Tame Impala – Lonerism
Whereas Tame Impala’s awesome first album, Innerspeaker, was all about muscle, on Lonerism the Australian band tends to build its psych-rock songs more deliberately, more delicately. But they still kick ass, and hard. “Be Above It’s” titular refrain is whispered over a tumbling drumbeat until Kevin Parker takes off with a simple, Beatlesesque melody and he and his cohorts supply fuzzed out psychedelic flourishes. Thanks to Parker’s high, nasal voice, those comparisons to John Lennon keep coming, on songs like “Apocalypse Dreams,” where Parker’s vocals and melodies certainly are reminiscent of the Fab Four, but musically they’re no mere worshippers at the psych throne, more interested in squeezing strange, new sounds out of familiar territory and taking their arrangements through multiple tempo changes, broiling them through effects, laying moogs and synths over them and then looping back to the original melody like deja vu. Tame Impala also prove adept and producing the straightforward rock single on “Elephant,” which may draw comparisons to The White Stripes for more than just its title, but whose bass-heavy sound really pulls more from psych originators like Blue Cheer — just hookier. Parker, who produced the first Tame Impala record, as well as the recent, excellent release by Melody’s Echo Chamber, finds perfect sonic kinship in David Fridmann (Flaming Lips, Mercury Rev), who can be known for helping to dramatically change a band’s sound (Sleater-Kinney’s mindblowing The Woods, for instance) but who mostly seems to help Tame Impala sound even fuller, allowing the band’s punchiness to come through in tracks like the pop psychedelic wonder of “Music to Walk Home By,” but thickening it with layers of space-rock sound. The end result is that Lonerism hits hard but leaves a lasting impression, leaving the listener to wrap his or her head around all the wondrous sounds of the record and immediately wanting to track back and listen again.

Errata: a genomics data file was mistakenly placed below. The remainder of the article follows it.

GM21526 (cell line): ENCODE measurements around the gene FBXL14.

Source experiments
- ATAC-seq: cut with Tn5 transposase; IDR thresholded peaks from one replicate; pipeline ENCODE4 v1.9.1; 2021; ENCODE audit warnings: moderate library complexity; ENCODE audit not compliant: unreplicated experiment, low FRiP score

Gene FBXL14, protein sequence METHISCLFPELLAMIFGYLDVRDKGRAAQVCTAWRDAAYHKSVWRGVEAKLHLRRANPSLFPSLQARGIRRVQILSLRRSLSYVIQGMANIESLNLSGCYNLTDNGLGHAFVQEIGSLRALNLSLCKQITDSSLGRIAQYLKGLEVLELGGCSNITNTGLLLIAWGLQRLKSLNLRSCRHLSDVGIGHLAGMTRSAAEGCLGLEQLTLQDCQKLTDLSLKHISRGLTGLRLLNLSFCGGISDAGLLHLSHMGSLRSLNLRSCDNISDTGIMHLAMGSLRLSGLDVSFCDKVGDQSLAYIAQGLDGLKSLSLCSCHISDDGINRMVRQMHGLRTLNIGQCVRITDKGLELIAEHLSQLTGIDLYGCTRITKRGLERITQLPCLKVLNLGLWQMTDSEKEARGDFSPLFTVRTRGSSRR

Ty Segall – Twins
Ty Segall this year has already released a dual album with White Fence and an excellent run through a more ferocious take on his rock ’n’ roll with Ty Segall Band’s Slaughterhouse. Despite the excellence of those albums, they were diversions from his usual run of albums. He returns to his solo material with Twins, an album that ostensibly is more of a singer-songwriter record, similarly to albums like Melted or Goodbye Bread, but which in reality splits the distance between his more song-first material and his more noisier releases, such as Slaughterhouse or his first releases. Twins is really the best of both worlds. “Inside Your Heart” is tuneful but disintegrates into sludgey guitar noise. “The Hill” is a breathtaking stomper, but Segall sings at his most Lennon-esque and beautiful female vocals at the chorus adds an unexpected twist to what good have been another good times Segall song. Twins has what an album as strong as Goodbye Bread didn’t — meat — without sacrificing any of the songwriting. Witness the extreme tunefulness of a song like “Would You Be My,” as catchy and acidic in equal proportions as a Nirvana song. As prolific as Segall is, Twins shows all of those releases weren’t the work of a dabbling, frivolous artist. Twins is smashing, as honed a release as Segall as to his name, and even just judging by his releases in 2012, that’s saying something.